I have did a little looking around and can not find any State guide lines for LPN/LVN I, II, or III. I also have seen NO guide lines for Lpn's to give any "push" IV meds. I think this may be something each workplace puts in place to use as an experience guideline for pay scales. The more you know.....the more you get paid.
  9. by   LVN76
    The LVN I/II/III is a Kaiser Permanente thing., as far as I know
  10. by   ohmeowzer RN
    we don't have LPN I. II,III at my hospital we just have LPN's ( actually only 2 LPN's still employed at the hospital, they will be replaced by RN's when they quit) .. i am a RN II because i have acls and when i finish my CCRN i will be a RN III. i have never heard of LPN's having a number after their title. at least where i work.
    take care
  11. by   Lucid Vital Nurse
    A designation after the Nursing title is given by an organization to classify nurses for pay grade purposes depending on skills or rank. I know Kaiser Hospital in Panorama City has LVN II/III. The County of Los Angeles, Department of Health Services also has LVN I/II/III (for in-patient hospital wards) and Clinic LVN I/II (for working in the county clinics). [In-Patient] LVN II has more responsibility/pay than LVN I; and LVN III (only for current county employees) are Vocational Nurses who the county trains to be ICU Nurses (more responsibility/knowledge/skills/pay than the other two LVN classifications).
    Where I am working now (Hospital [DOU]), the RN's have a classification: 1) Clinical RN (staff), 2)RN2, 3) RN4 (deleted), 4). RN5 (Clinical Coordinator; similar to Assistant Director). However, there are no extra designations for LVN's (even though I'm: IV & Blood Withdrawl Certified, ACLS Certified, MCD-WMS Certified, and working on PALS and Critical Care training)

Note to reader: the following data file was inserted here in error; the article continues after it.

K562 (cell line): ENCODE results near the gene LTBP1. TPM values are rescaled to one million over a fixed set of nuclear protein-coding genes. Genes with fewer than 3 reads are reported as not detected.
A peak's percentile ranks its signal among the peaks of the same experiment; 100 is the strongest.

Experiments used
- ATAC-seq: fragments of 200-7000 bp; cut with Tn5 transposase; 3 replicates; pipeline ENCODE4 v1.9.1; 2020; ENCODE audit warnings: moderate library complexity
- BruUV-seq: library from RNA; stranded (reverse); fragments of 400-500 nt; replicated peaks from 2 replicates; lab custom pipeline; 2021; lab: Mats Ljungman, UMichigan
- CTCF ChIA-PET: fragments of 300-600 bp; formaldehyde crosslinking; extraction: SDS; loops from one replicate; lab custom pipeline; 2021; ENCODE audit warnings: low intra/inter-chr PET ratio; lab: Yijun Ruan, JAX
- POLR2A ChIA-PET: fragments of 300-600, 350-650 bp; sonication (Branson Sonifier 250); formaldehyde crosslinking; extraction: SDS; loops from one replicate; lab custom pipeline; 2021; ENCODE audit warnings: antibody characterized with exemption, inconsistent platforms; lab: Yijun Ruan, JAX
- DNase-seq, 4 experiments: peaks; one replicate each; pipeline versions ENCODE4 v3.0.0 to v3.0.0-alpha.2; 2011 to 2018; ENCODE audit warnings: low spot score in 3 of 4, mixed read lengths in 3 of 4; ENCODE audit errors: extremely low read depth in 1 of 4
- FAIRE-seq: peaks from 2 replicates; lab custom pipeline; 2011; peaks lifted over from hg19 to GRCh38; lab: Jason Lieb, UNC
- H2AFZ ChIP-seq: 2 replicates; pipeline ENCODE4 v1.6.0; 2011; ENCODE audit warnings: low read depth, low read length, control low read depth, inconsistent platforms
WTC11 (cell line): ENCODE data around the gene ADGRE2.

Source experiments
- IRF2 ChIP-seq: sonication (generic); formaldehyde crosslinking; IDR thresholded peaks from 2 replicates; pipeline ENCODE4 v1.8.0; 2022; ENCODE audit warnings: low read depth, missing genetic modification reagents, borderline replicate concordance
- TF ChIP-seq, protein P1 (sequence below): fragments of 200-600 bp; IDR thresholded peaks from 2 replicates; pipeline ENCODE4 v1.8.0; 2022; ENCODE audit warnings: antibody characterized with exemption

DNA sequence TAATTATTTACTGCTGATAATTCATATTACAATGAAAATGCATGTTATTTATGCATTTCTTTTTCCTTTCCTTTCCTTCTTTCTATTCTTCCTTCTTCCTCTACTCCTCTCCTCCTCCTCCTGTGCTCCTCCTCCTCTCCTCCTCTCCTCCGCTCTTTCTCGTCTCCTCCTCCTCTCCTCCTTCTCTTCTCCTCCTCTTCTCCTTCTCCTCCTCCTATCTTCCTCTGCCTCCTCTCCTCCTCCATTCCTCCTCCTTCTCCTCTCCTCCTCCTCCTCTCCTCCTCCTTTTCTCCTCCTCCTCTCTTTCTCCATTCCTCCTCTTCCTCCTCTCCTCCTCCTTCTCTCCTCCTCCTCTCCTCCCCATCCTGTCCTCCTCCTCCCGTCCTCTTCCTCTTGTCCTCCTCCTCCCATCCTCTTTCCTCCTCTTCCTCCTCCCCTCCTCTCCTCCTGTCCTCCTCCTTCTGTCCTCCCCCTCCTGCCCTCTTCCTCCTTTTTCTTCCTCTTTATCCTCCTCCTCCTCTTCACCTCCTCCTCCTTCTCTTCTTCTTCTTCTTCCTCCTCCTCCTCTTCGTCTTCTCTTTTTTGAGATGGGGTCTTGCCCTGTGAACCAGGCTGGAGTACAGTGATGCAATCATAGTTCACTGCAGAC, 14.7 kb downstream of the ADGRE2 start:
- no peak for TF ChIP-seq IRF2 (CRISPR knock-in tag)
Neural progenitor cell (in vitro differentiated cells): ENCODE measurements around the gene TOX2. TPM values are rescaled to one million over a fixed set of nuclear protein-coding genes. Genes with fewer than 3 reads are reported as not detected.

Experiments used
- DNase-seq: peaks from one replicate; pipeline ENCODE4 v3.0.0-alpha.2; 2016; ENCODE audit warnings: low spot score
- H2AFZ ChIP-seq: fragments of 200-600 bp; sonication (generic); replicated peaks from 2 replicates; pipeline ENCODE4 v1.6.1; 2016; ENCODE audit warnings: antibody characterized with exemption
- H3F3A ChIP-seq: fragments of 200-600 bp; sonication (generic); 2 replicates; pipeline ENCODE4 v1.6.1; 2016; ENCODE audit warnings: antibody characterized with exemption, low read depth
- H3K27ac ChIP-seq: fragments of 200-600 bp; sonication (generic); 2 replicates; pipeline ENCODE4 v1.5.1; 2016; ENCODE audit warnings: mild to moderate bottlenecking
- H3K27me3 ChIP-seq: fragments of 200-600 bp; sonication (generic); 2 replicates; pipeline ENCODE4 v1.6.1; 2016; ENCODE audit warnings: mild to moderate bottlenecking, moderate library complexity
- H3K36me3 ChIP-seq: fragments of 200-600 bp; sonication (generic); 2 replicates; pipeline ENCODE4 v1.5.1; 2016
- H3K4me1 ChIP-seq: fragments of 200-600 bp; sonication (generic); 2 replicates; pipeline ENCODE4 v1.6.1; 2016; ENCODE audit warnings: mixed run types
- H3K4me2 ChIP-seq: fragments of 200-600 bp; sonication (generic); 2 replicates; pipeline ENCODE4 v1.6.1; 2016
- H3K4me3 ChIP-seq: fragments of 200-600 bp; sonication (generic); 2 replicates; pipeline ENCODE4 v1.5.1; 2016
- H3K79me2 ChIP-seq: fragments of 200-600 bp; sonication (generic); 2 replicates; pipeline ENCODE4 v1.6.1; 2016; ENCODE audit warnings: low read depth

So it just depends on where you work.
    One of my previous jobs classifies LVN's with IV and Blood Withdrawl Certification as LVNII as opposed to an LVN without that certification (more skills/more pay.
  12. by   lori.lvn
    Was just wondering because my first job out of school had me listed as an LVN II and I never understood why or bothered to ask until preparing to upload a resume. Still didn't include the 'II' .
  13. by   HazelLPN
    This is usually a facility title vs a legal title. Years ago, not all LPN programs taught pharmacology (mine did). In my hospital, the LPNs who never took pharm were called "LPN I" and could not administer any meds. Most of these LPNs took a pharm class and a med test given by the state BON and then they were allowed to give meds and they were now "LPN II". However, they were not taught IV therapy and could not give any IV medication. The LPNs who were trained in IV therapy and took more advanced pharm became an LPN III and could could give IV medication. By the early 1990s most of the LPN I's had either taken the med test or retired. By the late 1990s, all of the LPNs in the hospital had been trained on IV therapy and and were LPN IIIs. The hospital soon dropped the roman numeral system and we were just called "LPNs".
    I can't imagine there are any LPNs out there who can't give any meds at all, so perhaps the roman numeral systems means something else in other states/facilities.